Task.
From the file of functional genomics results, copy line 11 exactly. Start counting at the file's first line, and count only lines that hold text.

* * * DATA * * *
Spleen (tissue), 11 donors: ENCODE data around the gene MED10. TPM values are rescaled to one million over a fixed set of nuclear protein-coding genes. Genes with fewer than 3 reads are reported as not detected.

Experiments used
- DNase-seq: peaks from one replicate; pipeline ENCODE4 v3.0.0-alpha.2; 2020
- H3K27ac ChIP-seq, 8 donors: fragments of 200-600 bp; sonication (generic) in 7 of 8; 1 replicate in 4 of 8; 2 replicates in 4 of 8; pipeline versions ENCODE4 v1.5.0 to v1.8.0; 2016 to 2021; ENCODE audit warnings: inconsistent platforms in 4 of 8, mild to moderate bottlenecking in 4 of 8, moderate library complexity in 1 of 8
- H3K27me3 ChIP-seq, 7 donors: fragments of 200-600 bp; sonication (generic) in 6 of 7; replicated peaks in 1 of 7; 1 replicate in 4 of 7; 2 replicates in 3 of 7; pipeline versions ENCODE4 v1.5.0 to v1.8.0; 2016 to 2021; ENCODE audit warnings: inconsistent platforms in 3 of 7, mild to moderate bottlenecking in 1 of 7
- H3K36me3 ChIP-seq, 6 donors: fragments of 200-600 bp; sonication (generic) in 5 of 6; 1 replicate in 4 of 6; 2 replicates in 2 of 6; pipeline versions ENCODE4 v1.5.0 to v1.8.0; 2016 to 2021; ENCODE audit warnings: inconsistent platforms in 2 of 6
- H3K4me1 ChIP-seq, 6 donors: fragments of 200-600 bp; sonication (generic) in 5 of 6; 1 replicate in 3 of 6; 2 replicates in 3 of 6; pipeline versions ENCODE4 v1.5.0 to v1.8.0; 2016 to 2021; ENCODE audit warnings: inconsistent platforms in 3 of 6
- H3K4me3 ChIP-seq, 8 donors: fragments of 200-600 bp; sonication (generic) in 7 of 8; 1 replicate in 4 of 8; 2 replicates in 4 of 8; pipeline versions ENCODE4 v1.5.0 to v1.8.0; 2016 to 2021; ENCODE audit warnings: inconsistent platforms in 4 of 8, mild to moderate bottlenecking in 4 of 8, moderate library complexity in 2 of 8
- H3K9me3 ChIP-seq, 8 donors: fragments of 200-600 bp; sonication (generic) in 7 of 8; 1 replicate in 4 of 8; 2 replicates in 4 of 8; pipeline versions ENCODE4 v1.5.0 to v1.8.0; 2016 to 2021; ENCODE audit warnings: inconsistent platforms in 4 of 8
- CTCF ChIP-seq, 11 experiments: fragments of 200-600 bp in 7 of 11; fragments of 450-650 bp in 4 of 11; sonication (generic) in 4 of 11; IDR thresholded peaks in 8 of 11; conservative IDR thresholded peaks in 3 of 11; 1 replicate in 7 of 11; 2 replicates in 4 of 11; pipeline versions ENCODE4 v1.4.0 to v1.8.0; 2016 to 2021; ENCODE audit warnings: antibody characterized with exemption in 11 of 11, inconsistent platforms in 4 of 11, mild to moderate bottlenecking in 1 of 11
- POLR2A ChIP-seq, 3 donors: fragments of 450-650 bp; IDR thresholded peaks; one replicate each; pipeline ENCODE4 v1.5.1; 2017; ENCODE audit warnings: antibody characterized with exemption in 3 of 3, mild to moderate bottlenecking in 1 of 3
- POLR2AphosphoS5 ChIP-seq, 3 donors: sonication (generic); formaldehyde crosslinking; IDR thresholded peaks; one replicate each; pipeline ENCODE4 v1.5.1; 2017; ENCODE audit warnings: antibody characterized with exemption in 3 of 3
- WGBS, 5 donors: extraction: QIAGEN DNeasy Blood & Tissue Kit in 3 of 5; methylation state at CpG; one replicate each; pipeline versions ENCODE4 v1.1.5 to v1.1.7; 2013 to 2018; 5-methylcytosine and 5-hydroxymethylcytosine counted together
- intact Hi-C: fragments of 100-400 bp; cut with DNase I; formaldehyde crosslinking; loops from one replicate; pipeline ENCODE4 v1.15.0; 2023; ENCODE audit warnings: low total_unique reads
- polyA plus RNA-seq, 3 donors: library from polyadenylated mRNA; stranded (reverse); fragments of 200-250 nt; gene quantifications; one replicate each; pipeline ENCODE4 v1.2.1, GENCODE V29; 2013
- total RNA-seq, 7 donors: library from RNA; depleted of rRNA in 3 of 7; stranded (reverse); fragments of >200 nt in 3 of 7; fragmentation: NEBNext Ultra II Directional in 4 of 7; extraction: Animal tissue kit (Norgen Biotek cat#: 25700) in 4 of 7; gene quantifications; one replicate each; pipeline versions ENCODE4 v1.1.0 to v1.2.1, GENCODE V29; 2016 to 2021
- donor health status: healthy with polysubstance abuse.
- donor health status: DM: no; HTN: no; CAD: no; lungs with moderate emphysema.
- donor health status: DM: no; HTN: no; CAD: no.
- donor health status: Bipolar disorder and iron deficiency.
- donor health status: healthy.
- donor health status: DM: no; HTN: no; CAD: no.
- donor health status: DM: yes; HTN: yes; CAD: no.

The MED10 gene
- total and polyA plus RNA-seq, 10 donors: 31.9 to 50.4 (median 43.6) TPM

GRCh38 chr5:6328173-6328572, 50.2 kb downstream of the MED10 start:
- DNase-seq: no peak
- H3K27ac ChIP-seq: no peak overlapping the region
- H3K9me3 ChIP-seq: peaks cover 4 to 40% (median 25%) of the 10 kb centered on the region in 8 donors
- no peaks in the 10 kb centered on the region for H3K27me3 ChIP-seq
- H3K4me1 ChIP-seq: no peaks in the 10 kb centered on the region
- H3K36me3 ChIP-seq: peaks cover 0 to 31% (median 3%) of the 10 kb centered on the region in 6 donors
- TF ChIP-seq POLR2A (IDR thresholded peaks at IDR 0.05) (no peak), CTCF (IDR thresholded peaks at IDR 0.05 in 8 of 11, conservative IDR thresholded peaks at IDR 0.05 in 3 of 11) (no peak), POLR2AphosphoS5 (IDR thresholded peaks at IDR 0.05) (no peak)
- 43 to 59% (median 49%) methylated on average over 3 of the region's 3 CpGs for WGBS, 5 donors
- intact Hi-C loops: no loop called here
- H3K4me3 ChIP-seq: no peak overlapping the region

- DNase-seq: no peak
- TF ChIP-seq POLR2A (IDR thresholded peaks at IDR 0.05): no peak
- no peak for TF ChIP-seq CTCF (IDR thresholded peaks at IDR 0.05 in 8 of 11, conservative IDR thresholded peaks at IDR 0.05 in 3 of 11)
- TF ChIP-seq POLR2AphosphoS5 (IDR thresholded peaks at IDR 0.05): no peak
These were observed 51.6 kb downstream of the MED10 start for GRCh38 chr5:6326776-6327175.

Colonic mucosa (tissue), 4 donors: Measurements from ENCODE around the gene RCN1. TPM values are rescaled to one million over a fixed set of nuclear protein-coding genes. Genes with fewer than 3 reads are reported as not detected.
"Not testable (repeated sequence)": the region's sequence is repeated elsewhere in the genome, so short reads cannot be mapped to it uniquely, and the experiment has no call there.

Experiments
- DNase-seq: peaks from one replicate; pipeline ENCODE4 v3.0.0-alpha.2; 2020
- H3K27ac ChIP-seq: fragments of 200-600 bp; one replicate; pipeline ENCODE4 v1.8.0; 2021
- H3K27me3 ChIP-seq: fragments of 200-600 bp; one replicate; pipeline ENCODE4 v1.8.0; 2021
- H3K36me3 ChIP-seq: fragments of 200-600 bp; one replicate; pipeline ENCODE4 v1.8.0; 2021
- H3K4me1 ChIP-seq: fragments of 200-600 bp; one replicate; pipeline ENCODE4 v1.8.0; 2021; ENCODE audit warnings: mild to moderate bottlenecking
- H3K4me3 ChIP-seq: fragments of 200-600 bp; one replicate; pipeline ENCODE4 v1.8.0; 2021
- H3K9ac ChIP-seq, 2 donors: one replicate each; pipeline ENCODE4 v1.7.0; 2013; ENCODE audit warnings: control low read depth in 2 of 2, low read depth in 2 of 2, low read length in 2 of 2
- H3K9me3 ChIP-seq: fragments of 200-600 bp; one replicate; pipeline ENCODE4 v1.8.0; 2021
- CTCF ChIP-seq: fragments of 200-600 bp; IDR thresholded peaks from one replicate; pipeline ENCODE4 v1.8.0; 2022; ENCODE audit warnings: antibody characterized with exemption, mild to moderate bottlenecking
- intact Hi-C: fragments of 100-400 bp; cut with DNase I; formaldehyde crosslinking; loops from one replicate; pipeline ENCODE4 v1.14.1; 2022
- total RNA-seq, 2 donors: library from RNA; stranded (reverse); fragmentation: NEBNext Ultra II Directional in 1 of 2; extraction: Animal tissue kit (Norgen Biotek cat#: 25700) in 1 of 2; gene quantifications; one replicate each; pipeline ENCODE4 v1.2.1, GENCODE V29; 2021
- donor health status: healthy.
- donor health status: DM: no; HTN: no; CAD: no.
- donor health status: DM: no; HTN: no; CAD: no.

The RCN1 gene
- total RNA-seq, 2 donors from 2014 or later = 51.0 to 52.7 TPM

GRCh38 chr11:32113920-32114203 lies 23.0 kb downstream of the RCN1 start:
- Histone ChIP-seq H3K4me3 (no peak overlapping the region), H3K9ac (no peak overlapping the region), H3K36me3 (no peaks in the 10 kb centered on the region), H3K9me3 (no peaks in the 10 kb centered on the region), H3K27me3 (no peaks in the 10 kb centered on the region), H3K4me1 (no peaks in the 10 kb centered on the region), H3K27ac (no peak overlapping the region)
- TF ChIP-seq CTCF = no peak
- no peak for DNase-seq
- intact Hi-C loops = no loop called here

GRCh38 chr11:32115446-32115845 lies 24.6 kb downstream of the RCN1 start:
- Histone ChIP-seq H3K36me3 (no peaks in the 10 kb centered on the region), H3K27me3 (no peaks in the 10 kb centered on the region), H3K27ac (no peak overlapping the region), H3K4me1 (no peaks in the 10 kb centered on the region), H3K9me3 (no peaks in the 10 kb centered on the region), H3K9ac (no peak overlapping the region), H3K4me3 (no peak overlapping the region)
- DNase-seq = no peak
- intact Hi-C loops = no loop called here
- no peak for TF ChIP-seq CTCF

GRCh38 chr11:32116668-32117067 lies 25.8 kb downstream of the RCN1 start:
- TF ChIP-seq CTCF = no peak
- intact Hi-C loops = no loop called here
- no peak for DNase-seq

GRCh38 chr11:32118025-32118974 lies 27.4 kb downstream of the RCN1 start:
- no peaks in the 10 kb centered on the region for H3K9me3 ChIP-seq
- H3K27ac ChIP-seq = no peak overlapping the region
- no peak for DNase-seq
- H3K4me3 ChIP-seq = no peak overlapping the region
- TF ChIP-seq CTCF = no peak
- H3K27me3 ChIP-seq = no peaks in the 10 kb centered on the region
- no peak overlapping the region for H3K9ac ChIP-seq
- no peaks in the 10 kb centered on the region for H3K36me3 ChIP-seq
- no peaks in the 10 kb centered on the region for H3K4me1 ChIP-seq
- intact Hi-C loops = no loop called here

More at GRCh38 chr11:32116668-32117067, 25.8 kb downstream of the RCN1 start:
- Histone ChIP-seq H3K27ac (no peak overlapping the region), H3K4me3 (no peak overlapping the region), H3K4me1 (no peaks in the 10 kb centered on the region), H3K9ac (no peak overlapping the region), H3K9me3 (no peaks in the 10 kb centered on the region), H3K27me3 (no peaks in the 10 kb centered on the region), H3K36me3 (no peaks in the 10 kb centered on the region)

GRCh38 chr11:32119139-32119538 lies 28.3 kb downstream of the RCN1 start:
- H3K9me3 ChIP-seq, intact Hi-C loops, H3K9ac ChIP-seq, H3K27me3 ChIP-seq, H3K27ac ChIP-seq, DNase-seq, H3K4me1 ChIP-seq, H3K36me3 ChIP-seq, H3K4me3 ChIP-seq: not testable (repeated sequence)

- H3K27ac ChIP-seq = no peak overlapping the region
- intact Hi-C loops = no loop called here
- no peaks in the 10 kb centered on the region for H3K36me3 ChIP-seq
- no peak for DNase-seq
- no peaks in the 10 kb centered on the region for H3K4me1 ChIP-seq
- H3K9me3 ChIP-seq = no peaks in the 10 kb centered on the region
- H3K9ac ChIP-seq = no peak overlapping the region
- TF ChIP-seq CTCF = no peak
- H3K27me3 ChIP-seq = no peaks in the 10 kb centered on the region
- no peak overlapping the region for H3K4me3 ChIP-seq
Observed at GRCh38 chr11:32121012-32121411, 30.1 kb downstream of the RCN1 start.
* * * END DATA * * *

- POLR2A ChIP-seq, 3 donors: fragments of 450-650 bp; IDR thresholded peaks; one replicate each; pipeline ENCODE4 v1.5.1; 2017; ENCODE audit warnings: antibody characterized with exemption in 3 of 3, mild to moderate bottlenecking in 1 of 3